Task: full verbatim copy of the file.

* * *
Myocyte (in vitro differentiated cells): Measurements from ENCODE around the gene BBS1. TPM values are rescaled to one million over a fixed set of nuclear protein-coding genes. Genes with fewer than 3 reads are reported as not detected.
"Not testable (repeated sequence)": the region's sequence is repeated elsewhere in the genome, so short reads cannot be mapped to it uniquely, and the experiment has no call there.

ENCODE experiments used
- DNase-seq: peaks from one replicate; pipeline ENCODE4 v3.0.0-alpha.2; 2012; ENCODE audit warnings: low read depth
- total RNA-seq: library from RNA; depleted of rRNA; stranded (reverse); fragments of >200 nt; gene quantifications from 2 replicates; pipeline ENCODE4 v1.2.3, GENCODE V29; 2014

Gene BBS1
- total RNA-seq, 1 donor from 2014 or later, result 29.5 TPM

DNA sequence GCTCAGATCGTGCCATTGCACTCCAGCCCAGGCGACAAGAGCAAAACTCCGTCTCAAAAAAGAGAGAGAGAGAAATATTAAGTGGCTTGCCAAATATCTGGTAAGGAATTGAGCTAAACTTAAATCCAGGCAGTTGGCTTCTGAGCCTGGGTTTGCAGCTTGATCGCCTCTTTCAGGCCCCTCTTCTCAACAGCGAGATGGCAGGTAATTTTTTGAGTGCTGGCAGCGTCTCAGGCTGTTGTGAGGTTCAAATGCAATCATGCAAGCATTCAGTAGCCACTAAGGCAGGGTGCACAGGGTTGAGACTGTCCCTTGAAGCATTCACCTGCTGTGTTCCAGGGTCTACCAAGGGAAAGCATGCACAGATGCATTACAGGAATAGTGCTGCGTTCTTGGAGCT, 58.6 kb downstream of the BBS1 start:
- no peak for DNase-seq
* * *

Myocyte (in vitro differentiated cells): Measurements from ENCODE around the gene BBS1. TPM values are rescaled to one million over a fixed set of nuclear protein-coding genes. Genes with fewer than 3 reads are reported as not detected.
"Not testable (repeated sequence)": the region's sequence is repeated elsewhere in the genome, so short reads cannot be mapped to it uniquely, and the experiment has no call there.

ENCODE experiments used
- DNase-seq: peaks from one replicate; pipeline ENCODE4 v3.0.0-alpha.2; 2012; ENCODE audit warnings: low read depth
- total RNA-seq: library from RNA; depleted of rRNA; stranded (reverse); fragments of >200 nt; gene quantifications from 2 replicates; pipeline ENCODE4 v1.2.3, GENCODE V29; 2014

Gene BBS1
- total RNA-seq, 1 donor from 2014 or later, result 29.5 TPM

DNA sequence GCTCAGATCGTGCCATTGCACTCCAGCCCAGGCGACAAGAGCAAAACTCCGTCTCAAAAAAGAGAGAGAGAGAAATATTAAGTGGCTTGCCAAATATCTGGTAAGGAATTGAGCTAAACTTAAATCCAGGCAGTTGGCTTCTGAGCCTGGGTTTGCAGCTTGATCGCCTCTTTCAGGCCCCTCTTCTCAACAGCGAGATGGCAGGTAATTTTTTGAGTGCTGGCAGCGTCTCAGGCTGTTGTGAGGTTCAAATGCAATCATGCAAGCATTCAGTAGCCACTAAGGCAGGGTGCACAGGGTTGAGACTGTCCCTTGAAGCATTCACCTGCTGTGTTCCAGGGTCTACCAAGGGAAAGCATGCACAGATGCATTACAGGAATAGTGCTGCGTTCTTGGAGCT, 58.6 kb downstream of the BBS1 start:
- no peak for DNase-seq